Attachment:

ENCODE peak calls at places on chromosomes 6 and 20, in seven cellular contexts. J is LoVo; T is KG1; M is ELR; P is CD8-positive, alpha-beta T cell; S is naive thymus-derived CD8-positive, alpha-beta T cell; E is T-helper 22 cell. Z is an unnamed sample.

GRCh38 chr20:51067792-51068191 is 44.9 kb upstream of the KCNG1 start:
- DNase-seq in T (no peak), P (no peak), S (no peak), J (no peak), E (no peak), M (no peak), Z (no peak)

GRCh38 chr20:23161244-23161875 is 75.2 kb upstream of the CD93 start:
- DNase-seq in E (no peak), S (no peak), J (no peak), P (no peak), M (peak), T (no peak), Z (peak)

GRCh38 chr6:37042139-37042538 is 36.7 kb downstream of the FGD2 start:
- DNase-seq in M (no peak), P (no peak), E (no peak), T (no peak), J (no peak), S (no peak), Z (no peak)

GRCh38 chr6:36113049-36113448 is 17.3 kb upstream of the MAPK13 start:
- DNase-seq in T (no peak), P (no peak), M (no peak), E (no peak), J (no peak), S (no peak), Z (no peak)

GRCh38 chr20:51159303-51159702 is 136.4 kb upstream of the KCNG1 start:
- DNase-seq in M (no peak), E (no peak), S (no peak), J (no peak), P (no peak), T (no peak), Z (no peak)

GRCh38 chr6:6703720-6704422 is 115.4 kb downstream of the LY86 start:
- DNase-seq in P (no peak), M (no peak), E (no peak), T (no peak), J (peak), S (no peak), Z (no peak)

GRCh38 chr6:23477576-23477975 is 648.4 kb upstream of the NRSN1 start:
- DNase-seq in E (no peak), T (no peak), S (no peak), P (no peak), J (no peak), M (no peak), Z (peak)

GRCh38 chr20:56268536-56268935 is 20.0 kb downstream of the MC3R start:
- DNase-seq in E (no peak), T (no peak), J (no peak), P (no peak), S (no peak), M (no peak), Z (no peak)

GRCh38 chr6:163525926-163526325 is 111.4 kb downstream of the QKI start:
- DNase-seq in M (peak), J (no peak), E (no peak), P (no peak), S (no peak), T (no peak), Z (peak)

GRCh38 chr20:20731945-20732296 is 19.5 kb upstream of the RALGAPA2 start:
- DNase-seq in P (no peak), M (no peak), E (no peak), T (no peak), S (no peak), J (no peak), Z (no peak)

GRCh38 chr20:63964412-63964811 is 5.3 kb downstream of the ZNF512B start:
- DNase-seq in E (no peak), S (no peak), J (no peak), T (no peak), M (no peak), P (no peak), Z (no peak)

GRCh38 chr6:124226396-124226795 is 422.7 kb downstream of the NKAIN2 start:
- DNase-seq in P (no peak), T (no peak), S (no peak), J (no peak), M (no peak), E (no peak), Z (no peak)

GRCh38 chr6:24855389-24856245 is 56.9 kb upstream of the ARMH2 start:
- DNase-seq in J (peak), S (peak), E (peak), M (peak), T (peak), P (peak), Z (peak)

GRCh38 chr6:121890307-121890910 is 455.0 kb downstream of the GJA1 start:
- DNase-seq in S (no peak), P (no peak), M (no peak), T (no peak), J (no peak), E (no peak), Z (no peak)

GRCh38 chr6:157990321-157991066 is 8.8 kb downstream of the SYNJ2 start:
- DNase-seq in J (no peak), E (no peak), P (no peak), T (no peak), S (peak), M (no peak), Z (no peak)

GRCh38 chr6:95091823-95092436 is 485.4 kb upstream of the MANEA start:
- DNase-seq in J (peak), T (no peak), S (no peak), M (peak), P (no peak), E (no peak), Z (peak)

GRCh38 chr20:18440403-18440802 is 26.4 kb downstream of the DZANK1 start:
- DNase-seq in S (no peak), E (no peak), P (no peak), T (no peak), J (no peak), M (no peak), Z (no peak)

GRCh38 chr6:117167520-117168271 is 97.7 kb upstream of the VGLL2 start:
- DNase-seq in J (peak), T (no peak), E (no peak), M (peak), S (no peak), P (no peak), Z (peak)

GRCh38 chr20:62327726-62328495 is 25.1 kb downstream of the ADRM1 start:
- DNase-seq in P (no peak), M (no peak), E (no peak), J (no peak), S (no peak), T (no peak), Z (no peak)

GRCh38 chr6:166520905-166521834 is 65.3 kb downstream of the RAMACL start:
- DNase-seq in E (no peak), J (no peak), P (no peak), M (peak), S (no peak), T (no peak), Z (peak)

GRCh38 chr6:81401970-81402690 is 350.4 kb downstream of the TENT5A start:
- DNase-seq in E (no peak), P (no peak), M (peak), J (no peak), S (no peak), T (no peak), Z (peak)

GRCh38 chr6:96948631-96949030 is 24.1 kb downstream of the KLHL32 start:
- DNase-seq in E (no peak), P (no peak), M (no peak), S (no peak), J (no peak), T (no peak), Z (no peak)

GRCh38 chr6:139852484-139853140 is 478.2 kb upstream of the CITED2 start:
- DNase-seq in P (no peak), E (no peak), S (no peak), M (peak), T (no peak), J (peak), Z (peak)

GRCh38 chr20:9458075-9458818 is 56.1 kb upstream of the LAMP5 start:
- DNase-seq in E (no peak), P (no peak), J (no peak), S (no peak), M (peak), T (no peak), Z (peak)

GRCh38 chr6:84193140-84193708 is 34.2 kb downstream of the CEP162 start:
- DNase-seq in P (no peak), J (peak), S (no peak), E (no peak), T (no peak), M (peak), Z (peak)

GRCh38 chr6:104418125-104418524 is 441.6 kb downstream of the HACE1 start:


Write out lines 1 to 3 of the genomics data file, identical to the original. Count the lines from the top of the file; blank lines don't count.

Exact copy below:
ENCODE peak calls at places on chromosomes 6 and 20, in seven cellular contexts. J is LoVo; T is KG1; M is ELR; P is CD8-positive, alpha-beta T cell; S is naive thymus-derived CD8-positive, alpha-beta T cell; E is T-helper 22 cell. Z is an unnamed sample.

GRCh38 chr20:51067792-51068191 is 44.9 kb upstream of the KCNG1 start:
- DNase-seq in T (no peak), P (no peak), S (no peak), J (no peak), E (no peak), M (no peak), Z (no peak)